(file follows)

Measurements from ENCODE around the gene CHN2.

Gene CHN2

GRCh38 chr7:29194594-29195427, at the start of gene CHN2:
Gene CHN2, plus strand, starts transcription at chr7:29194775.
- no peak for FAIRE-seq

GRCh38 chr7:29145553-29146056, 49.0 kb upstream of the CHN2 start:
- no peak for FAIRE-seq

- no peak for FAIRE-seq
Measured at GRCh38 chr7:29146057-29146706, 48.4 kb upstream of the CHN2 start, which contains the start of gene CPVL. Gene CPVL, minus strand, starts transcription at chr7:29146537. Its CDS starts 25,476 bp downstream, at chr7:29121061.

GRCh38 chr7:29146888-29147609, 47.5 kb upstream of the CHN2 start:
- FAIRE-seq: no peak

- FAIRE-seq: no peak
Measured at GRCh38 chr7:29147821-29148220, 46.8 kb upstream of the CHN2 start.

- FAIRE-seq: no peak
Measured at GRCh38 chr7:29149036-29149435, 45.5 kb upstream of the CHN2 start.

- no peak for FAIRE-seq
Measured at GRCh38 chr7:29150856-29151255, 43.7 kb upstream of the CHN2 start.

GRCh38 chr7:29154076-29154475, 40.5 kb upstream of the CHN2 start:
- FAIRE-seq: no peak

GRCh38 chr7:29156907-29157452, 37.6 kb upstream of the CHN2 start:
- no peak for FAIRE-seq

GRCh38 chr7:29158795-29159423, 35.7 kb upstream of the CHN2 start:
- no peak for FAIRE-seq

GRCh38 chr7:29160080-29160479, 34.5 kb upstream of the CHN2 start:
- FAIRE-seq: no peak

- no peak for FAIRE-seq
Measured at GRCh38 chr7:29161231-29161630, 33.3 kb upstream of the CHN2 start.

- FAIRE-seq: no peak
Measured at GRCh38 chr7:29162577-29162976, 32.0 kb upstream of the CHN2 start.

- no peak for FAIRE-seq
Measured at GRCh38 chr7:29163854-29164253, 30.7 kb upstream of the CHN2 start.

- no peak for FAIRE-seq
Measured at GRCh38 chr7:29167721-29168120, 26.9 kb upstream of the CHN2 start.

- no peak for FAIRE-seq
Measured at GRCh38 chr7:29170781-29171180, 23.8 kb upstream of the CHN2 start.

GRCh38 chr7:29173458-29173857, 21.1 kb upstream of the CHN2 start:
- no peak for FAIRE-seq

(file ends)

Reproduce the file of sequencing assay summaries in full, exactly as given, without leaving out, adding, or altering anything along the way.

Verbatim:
Measurements from ENCODE around the gene CHN2.

Gene CHN2

GRCh38 chr7:29194594-29195427, at the start of gene CHN2:
Gene CHN2, plus strand, starts transcription at chr7:29194775.
- no peak for FAIRE-seq

GRCh38 chr7:29145553-29146056, 49.0 kb upstream of the CHN2 start:
- no peak for FAIRE-seq

- no peak for FAIRE-seq
Measured at GRCh38 chr7:29146057-29146706, 48.4 kb upstream of the CHN2 start, which contains the start of gene CPVL. Gene CPVL, minus strand, starts transcription at chr7:29146537. Its CDS starts 25,476 bp downstream, at chr7:29121061.

GRCh38 chr7:29146888-29147609, 47.5 kb upstream of the CHN2 start:
- FAIRE-seq: no peak

- FAIRE-seq: no peak
Measured at GRCh38 chr7:29147821-29148220, 46.8 kb upstream of the CHN2 start.

- FAIRE-seq: no peak
Measured at GRCh38 chr7:29149036-29149435, 45.5 kb upstream of the CHN2 start.

- no peak for FAIRE-seq
Measured at GRCh38 chr7:29150856-29151255, 43.7 kb upstream of the CHN2 start.

GRCh38 chr7:29154076-29154475, 40.5 kb upstream of the CHN2 start:
- FAIRE-seq: no peak

GRCh38 chr7:29156907-29157452, 37.6 kb upstream of the CHN2 start:
- no peak for FAIRE-seq

GRCh38 chr7:29158795-29159423, 35.7 kb upstream of the CHN2 start:
- no peak for FAIRE-seq

GRCh38 chr7:29160080-29160479, 34.5 kb upstream of the CHN2 start:
- FAIRE-seq: no peak

- no peak for FAIRE-seq
Measured at GRCh38 chr7:29161231-29161630, 33.3 kb upstream of the CHN2 start.

- FAIRE-seq: no peak
Measured at GRCh38 chr7:29162577-29162976, 32.0 kb upstream of the CHN2 start.

- no peak for FAIRE-seq
Measured at GRCh38 chr7:29163854-29164253, 30.7 kb upstream of the CHN2 start.

- no peak for FAIRE-seq
Measured at GRCh38 chr7:29167721-29168120, 26.9 kb upstream of the CHN2 start.

- no peak for FAIRE-seq
Measured at GRCh38 chr7:29170781-29171180, 23.8 kb upstream of the CHN2 start.

GRCh38 chr7:29173458-29173857, 21.1 kb upstream of the CHN2 start:
- no peak for FAIRE-seq